Holloway Prison site sell-off

It looks like a straightforward deal. The Holloway Prison site, just a mile from London’s west end in the north London Borough of Islington, has just been sold off after standing empty since 2016. The Ministry of Justice (MoJ) sold the land to the Peabody Housing Association for just over £80m. Labour leader and constituency MP Jeremy Corbyn immediately tweeted: ‘For too long private developers had free rein to buy up public land and build properties that are completely unaffordable for the local community. But under a Labour Mayor and Labour council, the former Holloway Prison site will include 600 social and genuinely affordable homes.’

What’s the real deal?

To clinch its purchase of the site Peabody has promised to build 1,000 new homes. For this it obtained a £42m loan from the Mayor’s Land Fund on condition that 60% of the new build is ‘genuinely’ affordable. Details released so far of the 1,000 new homes is that 400 will be for sale at Islington average market price (£800,000) with 420 for social rent, and 180 offered at London Living Rent price-adjusted to middle group earners for rent for three years after which there is an option to buy.

It’s the money trick again

The Department for Communities and Local Government estimate puts the residential land value per hectare in Islington at £52m. This means that the land value of the 10-acre (roughly 4 hectares) site is £210,526,310. So why has the MoJ sold the site to Peabody for just £81.5m? This is where the money trick comes in. One source estimates the final ‘built-out’ scheme at £500m; local estate agent Carrell says the final worth of the completed project could be as much as £2.5bn. Even the lower estimate means that each home will yield £500,000 for investors, while each built home will cost the developers £55,000.

Who is going to make money from the project?

Estate agent consultants Belfinger GVA were appointed negotiators between the MoJ, Islington council and the London Assembly. This thoroughly nasty multinational company has a long record of privatising public housing. In Manchester, GVA installed ‘homelessness’ spikes outside buildings to prevent people sleeping there. Other business interests in the project are land and development consultants Avison Young and housing developers London Square in a joint venture with A2Dominion which manages more than 37,000 homes across London and the southeast. A2Dominion has just secured a £150m funding stream though three loans from Japanese bank MUFG, French bank BNP Paribas and HSBC, adding to its £1.9bn portfolio. Architects Allford Hall Monaghan Morris are also due to make a sizeable profit from the scheme. These are the companies we know about. But with over £100bn of UK property secretly owned, who knows where ownership of the new homes may end up?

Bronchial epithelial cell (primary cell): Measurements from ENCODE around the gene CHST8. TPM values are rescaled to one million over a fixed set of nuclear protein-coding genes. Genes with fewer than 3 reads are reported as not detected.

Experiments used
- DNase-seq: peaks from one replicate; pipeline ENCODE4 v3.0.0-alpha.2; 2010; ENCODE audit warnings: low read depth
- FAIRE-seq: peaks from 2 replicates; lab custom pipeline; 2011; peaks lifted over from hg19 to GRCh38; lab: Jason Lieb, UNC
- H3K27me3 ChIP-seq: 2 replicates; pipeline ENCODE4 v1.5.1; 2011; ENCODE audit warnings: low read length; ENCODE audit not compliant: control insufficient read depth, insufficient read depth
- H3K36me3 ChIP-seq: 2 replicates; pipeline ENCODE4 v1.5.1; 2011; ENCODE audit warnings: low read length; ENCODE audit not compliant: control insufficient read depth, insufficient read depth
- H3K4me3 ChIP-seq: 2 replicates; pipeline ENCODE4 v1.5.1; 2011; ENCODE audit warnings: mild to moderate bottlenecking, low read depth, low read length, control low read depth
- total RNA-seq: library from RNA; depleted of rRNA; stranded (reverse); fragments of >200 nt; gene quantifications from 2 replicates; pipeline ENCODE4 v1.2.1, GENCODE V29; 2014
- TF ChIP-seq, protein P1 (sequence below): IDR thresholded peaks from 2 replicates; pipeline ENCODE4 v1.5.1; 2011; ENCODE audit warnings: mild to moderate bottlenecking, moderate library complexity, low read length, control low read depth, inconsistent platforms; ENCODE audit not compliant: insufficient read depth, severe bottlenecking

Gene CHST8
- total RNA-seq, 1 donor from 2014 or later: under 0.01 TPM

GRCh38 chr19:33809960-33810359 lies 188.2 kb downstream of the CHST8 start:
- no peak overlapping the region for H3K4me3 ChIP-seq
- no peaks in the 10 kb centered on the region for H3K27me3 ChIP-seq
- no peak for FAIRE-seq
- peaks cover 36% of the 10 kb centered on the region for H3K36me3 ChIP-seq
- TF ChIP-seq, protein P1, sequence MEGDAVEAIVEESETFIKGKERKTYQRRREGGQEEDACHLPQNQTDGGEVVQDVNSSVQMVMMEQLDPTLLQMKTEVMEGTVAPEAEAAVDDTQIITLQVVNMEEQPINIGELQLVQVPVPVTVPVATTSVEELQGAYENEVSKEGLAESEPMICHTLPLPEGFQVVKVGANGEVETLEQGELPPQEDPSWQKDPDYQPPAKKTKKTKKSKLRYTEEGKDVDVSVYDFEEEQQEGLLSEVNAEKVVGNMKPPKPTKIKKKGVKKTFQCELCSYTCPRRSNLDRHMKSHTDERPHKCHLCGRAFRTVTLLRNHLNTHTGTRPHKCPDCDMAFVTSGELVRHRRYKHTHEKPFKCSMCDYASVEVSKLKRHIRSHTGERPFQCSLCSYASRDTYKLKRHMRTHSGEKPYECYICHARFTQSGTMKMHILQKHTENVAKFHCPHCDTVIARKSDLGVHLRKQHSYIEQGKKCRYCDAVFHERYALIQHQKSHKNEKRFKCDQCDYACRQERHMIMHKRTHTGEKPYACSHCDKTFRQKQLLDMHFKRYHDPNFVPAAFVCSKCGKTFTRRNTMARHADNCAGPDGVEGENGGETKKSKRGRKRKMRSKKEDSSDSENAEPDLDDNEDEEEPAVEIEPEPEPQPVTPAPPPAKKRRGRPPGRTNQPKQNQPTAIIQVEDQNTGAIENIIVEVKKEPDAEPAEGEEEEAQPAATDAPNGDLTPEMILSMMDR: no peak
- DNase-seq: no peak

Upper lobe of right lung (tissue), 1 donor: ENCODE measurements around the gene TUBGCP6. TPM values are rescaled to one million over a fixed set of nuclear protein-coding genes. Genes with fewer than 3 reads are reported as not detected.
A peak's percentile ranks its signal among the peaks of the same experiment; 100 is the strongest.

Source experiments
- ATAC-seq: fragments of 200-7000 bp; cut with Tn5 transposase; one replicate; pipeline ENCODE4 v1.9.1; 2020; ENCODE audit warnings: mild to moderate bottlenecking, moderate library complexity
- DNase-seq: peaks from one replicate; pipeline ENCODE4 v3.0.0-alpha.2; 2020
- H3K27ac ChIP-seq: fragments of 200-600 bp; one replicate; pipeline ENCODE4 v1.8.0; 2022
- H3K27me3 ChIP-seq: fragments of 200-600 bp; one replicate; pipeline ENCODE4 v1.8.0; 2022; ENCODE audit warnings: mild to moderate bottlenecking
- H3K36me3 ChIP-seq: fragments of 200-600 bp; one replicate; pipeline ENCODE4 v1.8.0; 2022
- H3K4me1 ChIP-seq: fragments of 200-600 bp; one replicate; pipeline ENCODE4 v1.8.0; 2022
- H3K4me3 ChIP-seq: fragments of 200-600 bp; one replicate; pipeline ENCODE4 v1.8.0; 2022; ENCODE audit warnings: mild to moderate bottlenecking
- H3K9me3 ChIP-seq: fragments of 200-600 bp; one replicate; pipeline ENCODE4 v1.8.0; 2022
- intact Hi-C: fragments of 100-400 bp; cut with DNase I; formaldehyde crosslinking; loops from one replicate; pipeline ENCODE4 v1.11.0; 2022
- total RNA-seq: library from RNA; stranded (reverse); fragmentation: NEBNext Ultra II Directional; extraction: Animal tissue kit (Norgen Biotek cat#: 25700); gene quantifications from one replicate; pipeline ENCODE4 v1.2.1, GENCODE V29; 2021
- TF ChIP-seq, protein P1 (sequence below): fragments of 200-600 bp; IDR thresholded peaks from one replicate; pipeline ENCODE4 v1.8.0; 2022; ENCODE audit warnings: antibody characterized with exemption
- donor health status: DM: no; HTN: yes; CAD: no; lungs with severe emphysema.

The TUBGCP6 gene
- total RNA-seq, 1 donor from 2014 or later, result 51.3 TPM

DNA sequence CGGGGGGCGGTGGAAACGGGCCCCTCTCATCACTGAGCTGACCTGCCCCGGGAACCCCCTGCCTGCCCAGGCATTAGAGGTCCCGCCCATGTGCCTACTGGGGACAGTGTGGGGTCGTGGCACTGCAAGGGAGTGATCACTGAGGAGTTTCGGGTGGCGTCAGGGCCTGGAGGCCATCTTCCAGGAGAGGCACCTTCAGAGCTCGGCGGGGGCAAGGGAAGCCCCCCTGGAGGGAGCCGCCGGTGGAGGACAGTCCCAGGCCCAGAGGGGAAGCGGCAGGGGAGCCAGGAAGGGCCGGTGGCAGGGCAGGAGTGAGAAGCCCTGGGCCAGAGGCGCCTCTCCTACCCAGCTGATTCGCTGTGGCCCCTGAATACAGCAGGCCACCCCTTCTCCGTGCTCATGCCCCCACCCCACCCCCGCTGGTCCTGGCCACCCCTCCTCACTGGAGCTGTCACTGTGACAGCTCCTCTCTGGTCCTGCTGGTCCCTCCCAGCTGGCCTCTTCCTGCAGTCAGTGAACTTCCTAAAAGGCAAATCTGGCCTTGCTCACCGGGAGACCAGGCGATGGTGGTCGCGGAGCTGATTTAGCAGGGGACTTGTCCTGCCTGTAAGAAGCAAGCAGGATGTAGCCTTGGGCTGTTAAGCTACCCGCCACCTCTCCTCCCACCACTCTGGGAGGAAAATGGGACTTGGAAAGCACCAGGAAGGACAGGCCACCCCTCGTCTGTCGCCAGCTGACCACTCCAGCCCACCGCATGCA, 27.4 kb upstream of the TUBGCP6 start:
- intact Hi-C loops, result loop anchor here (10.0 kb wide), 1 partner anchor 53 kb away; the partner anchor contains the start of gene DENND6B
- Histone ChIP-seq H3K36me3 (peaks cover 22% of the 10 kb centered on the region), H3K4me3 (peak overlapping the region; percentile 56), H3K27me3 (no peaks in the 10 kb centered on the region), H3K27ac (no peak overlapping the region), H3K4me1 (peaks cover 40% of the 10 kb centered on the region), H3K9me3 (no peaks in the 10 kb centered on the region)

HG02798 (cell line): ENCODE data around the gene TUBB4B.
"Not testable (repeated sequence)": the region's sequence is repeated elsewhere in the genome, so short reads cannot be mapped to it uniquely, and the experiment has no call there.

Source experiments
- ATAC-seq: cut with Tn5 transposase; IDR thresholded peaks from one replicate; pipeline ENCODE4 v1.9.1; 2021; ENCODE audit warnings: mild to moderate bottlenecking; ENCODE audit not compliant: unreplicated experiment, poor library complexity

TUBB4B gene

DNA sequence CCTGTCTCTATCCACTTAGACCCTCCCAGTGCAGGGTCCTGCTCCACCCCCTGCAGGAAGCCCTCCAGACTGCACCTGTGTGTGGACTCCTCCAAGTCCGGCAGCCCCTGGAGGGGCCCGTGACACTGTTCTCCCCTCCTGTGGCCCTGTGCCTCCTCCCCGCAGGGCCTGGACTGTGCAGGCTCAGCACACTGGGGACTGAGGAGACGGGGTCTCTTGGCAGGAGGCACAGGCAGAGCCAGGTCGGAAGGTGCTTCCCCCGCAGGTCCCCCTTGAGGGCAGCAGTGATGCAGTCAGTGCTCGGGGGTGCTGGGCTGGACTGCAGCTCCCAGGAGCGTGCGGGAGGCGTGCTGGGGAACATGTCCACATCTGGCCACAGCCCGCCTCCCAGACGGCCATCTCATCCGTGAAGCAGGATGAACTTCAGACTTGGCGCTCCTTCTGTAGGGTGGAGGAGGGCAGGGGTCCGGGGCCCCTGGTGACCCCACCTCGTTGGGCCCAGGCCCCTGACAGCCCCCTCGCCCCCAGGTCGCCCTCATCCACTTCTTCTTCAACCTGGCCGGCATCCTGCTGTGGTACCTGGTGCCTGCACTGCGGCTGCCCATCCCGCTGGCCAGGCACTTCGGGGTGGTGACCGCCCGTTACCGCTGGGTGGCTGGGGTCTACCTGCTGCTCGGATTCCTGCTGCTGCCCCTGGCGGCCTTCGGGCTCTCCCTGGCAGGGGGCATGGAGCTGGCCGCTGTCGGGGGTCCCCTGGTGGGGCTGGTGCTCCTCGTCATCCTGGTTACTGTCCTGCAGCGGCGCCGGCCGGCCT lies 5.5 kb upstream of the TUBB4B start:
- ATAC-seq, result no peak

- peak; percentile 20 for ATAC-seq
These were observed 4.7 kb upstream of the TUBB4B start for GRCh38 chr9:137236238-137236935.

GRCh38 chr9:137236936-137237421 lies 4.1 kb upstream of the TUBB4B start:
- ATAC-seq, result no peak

What’s in it for the Ministry of Justice?

Owning residential land with the right to build in the middle of London is equivalent to having a very large bank account. But the time comes when it is necessary to capitalise on the money. The Ministry of Justice wants to build nine new prisons on cheaper land outside the city centre. In 2015 the then Justice Secretary Michael Gove announced the planned closure of inner-city prisons including Brixton, Pentonville and Wormwood Scrubs. These huge Victorian-era prisons are crumbling away, overcrowded and insanitary embarrassments to the government.  The Victorian Holloway Prison, built in 1852, was renovated in 1971 to become the largest women’s prison in western Europe. It was notorious for its run-down and infested premises. The year it was closed down, 2016, had the highest number of women’s deaths in British prisons.  The MoJ wants to get these sub-standard properties off its hands and accepted £80m as seed money towards developing new prisons.

A community plan for Holloway?

In 2017 the Centre for Crime and Justice Studies produced a ‘Community Plan for Holloway’, inviting the public to use a ‘window of opportunity’ to present their ideas for the site. That window has slammed shut but there is a vague promise from Peabody that it ‘will ensure social infrastructure and place-making at the heart of our proposals’.

From the moment the closure of HMP Holloway was announced, North London Revolutionary Communist Group campaigned on the streets and in the community for the future use of the land. We collected thousands of signatures demanding 100% social housing at truly affordable rent plus a social centre in recognition of the incarceration since 1852 of thousands of women on the site.  We also learned about the housing hardship of hundreds of local people, many of whom are among the 20,000 people who have been waiting for years on Islington’s housing list. Even if the promised and much needed ‘social rent’ homes emerge on the site, it will barely begin to tackle the housing problem in the borough.

Susan Davidson

Fight Racism! Fight Imperialism! 269 April/May 2019


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